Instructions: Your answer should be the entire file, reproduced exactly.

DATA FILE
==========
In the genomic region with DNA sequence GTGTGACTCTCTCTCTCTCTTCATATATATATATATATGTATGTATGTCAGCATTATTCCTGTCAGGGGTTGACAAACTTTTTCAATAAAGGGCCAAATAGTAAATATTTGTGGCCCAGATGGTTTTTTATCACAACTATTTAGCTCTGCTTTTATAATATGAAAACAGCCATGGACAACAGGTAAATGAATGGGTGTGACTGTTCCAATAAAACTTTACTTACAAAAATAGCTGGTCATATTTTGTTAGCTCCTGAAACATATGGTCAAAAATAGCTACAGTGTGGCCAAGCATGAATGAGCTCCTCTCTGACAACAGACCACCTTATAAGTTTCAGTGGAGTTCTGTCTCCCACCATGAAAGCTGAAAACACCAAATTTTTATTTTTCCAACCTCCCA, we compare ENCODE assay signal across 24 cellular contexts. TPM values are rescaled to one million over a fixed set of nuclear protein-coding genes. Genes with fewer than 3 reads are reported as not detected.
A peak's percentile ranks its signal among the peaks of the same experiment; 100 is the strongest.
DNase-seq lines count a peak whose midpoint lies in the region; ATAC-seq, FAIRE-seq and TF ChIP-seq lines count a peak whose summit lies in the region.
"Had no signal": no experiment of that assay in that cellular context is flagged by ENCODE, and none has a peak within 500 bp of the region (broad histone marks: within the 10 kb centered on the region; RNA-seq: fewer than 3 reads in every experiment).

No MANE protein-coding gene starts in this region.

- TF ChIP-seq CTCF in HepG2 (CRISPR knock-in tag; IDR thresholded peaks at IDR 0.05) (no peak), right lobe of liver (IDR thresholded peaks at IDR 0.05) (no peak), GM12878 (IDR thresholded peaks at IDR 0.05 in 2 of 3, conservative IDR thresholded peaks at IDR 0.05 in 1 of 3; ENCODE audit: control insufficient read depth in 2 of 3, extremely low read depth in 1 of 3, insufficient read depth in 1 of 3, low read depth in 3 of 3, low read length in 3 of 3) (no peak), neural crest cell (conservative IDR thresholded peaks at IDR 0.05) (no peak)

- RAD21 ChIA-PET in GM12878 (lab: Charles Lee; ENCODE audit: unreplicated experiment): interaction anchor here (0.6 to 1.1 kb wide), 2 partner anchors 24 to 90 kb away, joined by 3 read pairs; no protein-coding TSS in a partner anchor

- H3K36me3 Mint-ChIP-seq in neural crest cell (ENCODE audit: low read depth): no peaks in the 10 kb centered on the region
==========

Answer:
In the genomic region with DNA sequence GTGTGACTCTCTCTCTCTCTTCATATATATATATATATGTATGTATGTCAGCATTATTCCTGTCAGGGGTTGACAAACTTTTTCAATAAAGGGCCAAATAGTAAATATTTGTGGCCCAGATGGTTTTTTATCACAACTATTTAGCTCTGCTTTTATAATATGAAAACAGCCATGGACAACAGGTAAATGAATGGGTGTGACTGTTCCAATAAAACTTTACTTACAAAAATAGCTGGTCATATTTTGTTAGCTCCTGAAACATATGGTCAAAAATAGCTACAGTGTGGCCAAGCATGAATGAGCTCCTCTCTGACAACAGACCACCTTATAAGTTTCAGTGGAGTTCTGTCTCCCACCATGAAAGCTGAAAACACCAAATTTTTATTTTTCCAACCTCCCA, we compare ENCODE assay signal across 24 cellular contexts. TPM values are rescaled to one million over a fixed set of nuclear protein-coding genes. Genes with fewer than 3 reads are reported as not detected.
A peak's percentile ranks its signal among the peaks of the same experiment; 100 is the strongest.
DNase-seq lines count a peak whose midpoint lies in the region; ATAC-seq, FAIRE-seq and TF ChIP-seq lines count a peak whose summit lies in the region.
"Had no signal": no experiment of that assay in that cellular context is flagged by ENCODE, and none has a peak within 500 bp of the region (broad histone marks: within the 10 kb centered on the region; RNA-seq: fewer than 3 reads in every experiment).

No MANE protein-coding gene starts in this region.

- TF ChIP-seq CTCF in HepG2 (CRISPR knock-in tag; IDR thresholded peaks at IDR 0.05) (no peak), right lobe of liver (IDR thresholded peaks at IDR 0.05) (no peak), GM12878 (IDR thresholded peaks at IDR 0.05 in 2 of 3, conservative IDR thresholded peaks at IDR 0.05 in 1 of 3; ENCODE audit: control insufficient read depth in 2 of 3, extremely low read depth in 1 of 3, insufficient read depth in 1 of 3, low read depth in 3 of 3, low read length in 3 of 3) (no peak), neural crest cell (conservative IDR thresholded peaks at IDR 0.05) (no peak)

- RAD21 ChIA-PET in GM12878 (lab: Charles Lee; ENCODE audit: unreplicated experiment): interaction anchor here (0.6 to 1.1 kb wide), 2 partner anchors 24 to 90 kb away, joined by 3 read pairs; no protein-coding TSS in a partner anchor

- H3K36me3 Mint-ChIP-seq in neural crest cell (ENCODE audit: low read depth): no peaks in the 10 kb centered on the region